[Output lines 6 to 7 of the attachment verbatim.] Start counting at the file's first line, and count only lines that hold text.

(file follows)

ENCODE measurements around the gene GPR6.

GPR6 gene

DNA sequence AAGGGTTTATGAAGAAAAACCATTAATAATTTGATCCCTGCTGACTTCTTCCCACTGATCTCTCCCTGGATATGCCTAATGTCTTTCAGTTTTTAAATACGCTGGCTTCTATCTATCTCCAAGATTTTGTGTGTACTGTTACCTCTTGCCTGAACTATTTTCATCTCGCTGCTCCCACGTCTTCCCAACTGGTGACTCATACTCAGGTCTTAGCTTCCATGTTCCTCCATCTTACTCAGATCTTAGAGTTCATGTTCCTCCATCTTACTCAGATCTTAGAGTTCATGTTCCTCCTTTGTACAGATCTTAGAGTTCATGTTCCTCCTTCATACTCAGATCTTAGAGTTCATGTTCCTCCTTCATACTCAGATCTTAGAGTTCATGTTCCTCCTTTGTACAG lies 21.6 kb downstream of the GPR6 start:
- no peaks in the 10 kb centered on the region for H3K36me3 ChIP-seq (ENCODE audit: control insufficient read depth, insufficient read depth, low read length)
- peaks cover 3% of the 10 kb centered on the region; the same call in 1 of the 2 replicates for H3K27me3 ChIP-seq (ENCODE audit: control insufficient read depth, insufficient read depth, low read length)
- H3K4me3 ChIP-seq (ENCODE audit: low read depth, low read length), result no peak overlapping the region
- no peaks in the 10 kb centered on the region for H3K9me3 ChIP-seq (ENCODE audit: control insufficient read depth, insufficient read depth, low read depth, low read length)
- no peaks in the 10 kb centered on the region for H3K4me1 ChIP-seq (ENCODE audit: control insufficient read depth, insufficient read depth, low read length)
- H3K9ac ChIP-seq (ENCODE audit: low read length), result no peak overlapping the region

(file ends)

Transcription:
- H3K4me3 ChIP-seq (ENCODE audit: low read depth, low read length), result no peak overlapping the region
- no peaks in the 10 kb centered on the region for H3K9me3 ChIP-seq (ENCODE audit: control insufficient read depth, insufficient read depth, low read depth, low read length)